The publication data currently available has been vetted by Vanderbilt faculty, staff, administrators and trainees. The data itself is retrieved directly from NCBI's PubMed and is automatically updated on a weekly basis to ensure accuracy and completeness.
If you have any questions or comments, please contact us.
Pulmonary vascular endothelial function may be impaired by oxidative stress in endotoxemia-derived acute lung injury. Growing evidence suggests that endothelial-to-mesenchymal transition (EndMT) could play a pivotal role in various respiratory diseases; however, it remains unclear whether EndMT participates in the injury/repair process of septic acute lung injury. Here, we analyzed lipopolysaccharide (LPS)-treated mice whose total number of pulmonary vascular endothelial cells (PVECs) transiently decreased after production of reactive oxygen species (ROS), while the population of EndMT-PVECs significantly increased. NAD(P)H oxidase inhibition suppressed EndMT of PVECs. Most EndMT-PVECs derived from tissue-resident cells, not from bone marrow, as assessed by mice with chimeric bone marrow. Bromodeoxyuridine-incorporation assays revealed higher proliferation of capillary EndMT-PVECs. In addition, EndMT-PVECs strongly expressed c-kit and CD133. LPS loading to human lung microvascular endothelial cells (HMVEC-Ls) induced reversible EndMT, as evidenced by phenotypic recovery observed after removal of LPS. LPS-induced EndMT-HMVEC-Ls had increased vasculogenic ability, aldehyde dehydrogenase activity, and expression of drug resistance genes, which are also fundamental properties of progenitor cells. Taken together, our results demonstrate that LPS induces EndMT of tissue-resident PVECs during the early phase of acute lung injury, partly mediated by ROS, contributing to increased proliferation of PVECs.
Copyright © 2016 the American Physiological Society.
Patients with the acute respiratory distress syndrome (ARDS) have elevated levels of cell-free hemoglobin (CFH) in the air space, but the contribution of CFH to the pathogenesis of acute lung injury is unknown. In the present study, we demonstrate that levels of CFH in the air space correlate with measures of alveolar-capillary barrier dysfunction in humans with ARDS (r = 0.89, P < 0.001) and in mice with ventilator-induced acute lung injury (r = 0.89, P < 0.001). To investigate the specific contribution of CFH to ARDS, we studied the impact of purified CFH in the mouse lung and on cultured mouse lung epithelial (MLE-12) cells. Intratracheal delivery of CFH in mice causes acute lung injury with air space inflammation and alveolar-capillary barrier disruption. Similarly, in MLE-12 cells, CFH increases proinflammatory cytokine expression and increases paracellular permeability as measured by electrical cell-substrate impedance sensing. Next, to determine whether these effects are mediated by the iron-containing heme moiety of CFH, we treated mice with intratracheal hemin, the chloride salt of heme, and found that hemin was sufficient to increase alveolar permeability but failed to induce proinflammatory cytokine expression or epithelial cell injury. Together, these data identify CFH in the air space as a previously unrecognized driver of lung epithelial injury in human and experimental ARDS and suggest that CFH and hemin may contribute to ARDS through different mechanisms. Interventions targeting CFH and heme in the air space could provide a new therapeutic approach for ARDS.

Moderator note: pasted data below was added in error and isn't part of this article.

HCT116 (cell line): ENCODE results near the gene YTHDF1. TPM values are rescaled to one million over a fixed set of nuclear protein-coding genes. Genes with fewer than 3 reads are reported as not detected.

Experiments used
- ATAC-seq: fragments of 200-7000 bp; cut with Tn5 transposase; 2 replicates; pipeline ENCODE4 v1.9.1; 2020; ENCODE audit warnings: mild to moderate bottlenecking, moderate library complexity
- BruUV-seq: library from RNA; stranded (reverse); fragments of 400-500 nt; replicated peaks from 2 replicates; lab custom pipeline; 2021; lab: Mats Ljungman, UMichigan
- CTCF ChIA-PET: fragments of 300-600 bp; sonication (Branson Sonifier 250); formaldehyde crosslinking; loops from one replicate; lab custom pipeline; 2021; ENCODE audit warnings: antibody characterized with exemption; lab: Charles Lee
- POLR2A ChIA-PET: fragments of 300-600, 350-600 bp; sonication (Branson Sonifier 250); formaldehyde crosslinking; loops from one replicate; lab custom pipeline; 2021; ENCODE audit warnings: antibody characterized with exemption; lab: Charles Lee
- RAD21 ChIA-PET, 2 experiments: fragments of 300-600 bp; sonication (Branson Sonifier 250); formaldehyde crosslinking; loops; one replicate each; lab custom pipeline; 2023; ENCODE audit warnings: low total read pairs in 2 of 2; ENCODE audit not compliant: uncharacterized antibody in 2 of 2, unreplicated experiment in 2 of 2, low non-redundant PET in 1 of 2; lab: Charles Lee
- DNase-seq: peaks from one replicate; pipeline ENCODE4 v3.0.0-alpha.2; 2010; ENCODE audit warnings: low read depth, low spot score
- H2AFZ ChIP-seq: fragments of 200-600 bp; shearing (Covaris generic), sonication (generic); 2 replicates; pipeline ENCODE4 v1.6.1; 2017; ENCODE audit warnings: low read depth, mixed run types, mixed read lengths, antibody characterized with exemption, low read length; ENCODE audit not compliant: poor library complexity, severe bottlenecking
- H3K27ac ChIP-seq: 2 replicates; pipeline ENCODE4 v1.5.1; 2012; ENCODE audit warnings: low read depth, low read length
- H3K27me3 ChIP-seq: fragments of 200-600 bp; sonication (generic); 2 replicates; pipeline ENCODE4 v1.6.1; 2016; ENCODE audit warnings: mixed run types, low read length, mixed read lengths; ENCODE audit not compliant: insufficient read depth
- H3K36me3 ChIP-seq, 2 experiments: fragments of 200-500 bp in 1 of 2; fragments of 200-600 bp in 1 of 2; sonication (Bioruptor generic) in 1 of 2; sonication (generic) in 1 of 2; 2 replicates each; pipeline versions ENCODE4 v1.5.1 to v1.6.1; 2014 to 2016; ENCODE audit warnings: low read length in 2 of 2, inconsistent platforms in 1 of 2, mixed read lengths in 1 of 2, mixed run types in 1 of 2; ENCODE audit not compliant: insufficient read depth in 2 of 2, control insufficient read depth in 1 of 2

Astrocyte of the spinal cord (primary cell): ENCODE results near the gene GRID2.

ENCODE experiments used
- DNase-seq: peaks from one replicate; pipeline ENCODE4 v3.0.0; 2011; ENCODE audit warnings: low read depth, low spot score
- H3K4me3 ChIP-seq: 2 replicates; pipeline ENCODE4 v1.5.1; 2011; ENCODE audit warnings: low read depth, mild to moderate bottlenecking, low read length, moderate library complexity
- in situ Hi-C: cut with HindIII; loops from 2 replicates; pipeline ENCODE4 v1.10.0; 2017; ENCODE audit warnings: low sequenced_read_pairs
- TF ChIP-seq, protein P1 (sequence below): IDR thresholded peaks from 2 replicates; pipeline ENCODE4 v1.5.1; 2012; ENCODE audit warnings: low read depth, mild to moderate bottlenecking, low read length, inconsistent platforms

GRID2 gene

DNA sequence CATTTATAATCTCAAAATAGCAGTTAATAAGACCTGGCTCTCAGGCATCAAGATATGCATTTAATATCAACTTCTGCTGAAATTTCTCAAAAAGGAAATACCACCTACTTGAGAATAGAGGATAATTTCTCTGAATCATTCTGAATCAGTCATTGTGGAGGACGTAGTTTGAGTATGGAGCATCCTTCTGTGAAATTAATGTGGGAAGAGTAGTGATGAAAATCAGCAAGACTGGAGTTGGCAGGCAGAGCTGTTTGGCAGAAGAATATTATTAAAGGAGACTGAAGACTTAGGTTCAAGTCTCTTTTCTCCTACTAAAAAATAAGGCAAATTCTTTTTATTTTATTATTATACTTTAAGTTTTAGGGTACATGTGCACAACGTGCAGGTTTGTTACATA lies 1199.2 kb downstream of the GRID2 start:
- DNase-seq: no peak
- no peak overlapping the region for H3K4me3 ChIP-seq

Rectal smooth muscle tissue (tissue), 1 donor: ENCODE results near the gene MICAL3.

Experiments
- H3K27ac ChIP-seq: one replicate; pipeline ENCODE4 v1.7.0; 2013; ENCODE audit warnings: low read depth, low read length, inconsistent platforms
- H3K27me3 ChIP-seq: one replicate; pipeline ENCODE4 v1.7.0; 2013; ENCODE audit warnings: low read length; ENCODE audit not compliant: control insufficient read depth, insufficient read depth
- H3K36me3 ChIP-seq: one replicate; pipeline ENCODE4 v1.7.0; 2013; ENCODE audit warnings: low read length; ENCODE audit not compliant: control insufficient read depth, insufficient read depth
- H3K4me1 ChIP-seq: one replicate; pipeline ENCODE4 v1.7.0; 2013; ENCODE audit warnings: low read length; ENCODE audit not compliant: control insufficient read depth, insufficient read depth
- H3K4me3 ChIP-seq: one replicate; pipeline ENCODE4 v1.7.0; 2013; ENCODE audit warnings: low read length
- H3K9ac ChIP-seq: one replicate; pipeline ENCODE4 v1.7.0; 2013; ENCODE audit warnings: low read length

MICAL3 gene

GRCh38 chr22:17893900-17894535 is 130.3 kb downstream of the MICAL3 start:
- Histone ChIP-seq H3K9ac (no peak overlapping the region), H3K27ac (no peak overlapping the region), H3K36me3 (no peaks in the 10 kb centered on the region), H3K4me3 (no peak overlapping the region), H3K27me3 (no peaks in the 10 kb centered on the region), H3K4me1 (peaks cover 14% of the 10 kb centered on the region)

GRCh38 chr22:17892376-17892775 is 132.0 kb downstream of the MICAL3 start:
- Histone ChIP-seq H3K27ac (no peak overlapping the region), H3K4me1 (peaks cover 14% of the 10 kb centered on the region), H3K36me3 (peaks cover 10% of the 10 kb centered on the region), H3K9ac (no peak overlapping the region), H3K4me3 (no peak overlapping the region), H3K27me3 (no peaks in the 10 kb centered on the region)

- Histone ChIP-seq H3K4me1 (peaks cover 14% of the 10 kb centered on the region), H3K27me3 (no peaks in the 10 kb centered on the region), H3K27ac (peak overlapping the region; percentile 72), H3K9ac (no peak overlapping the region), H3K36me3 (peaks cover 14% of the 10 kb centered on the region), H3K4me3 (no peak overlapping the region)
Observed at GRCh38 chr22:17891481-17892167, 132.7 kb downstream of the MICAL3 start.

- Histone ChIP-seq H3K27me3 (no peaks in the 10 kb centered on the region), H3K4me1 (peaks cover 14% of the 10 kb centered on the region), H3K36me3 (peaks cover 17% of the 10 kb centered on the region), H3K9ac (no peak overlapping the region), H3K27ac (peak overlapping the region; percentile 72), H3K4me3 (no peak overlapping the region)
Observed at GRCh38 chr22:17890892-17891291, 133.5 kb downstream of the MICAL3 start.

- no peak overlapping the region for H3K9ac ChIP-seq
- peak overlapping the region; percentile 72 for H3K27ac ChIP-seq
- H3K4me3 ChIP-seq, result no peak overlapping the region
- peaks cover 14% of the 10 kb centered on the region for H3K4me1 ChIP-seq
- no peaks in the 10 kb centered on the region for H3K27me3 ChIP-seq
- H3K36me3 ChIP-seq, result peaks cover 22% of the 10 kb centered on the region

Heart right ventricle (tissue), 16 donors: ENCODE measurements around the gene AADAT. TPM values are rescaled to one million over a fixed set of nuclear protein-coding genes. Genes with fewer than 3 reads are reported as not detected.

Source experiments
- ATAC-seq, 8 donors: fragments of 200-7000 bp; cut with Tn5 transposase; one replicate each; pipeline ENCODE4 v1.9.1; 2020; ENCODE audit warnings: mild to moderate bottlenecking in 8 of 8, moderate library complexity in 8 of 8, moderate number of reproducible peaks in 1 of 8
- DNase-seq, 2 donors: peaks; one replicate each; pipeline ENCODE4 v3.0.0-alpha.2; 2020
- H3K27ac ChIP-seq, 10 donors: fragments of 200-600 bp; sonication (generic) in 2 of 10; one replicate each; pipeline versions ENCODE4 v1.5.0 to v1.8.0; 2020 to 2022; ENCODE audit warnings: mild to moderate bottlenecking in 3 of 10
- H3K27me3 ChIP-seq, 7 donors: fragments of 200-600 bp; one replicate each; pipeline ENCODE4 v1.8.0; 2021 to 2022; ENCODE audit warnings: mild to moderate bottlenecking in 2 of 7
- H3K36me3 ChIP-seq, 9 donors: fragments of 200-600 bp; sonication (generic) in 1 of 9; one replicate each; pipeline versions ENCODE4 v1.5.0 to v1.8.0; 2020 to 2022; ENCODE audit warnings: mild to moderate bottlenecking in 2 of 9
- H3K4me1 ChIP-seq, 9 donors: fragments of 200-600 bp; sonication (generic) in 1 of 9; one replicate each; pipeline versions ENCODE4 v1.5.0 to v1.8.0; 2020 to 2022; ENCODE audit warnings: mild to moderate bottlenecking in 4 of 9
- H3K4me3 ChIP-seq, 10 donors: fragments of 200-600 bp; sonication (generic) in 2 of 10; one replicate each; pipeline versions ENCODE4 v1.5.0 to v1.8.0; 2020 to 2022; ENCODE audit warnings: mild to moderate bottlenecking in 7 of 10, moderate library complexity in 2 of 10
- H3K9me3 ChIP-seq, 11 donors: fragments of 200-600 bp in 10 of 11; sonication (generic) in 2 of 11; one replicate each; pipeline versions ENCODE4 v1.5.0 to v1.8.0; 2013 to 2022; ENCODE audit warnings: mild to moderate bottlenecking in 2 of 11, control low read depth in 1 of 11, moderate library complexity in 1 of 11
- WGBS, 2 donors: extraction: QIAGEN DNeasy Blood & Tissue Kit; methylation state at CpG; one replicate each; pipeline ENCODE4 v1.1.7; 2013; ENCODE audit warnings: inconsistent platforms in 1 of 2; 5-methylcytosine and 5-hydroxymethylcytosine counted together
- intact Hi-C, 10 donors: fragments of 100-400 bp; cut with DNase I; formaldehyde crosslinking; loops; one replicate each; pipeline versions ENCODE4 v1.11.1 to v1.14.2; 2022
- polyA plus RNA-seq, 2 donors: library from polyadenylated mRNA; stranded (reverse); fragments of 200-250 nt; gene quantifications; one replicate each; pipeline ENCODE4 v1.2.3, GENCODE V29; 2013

Copyright © 2016 the American Physiological Society.
Tissue factor (TF) initiates the extrinsic coagulation cascade in response to tissue injury, leading to local fibrin deposition. Low levels of TF in mice are associated with increased severity of acute lung injury (ALI) after intratracheal LPS administration. However, the cellular sources of the TF required for protection from LPS-induced ALI remain unknown. In the current study, transgenic mice with cell-specific deletions of TF in the lung epithelium or myeloid cells were treated with intratracheal LPS to determine the cellular sources of TF important in direct ALI. Cell-specific deletion of TF in the lung epithelium reduced total lung TF expression to 39% of wild-type (WT) levels at baseline and to 29% of WT levels after intratracheal LPS. In contrast, there was no reduction of TF with myeloid cell TF deletion. Mice lacking myeloid cell TF did not differ from WT mice in coagulation, inflammation, permeability, or hemorrhage. However, mice lacking lung epithelial TF had increased tissue injury, impaired activation of coagulation in the airspace, disrupted alveolar permeability, and increased alveolar hemorrhage after intratracheal LPS. Deletion of epithelial TF did not affect alveolar permeability in an indirect model of ALI caused by systemic LPS infusion. These studies demonstrate that the lung epithelium is the primary source of TF in the lung, contributing 60-70% of total lung TF, and that lung epithelial, but not myeloid, TF may be protective in direct ALI.
The acute respiratory distress syndrome (ARDS) is a heterogeneous group of illnesses affecting the pulmonary parenchyma with acute onset bilateral inflammatory pulmonary infiltrates with associated hypoxemia. ARDS occurs after 2 major types of pulmonary injury: direct lung injury affecting the lung epithelium or indirect lung injury disrupting the vascular endothelium. Greater understanding of the differences between direct and indirect lung injury may refine the classification of patients with ARDS and lead to development of new therapeutics targeted at specific subpopulations of patients with ARDS.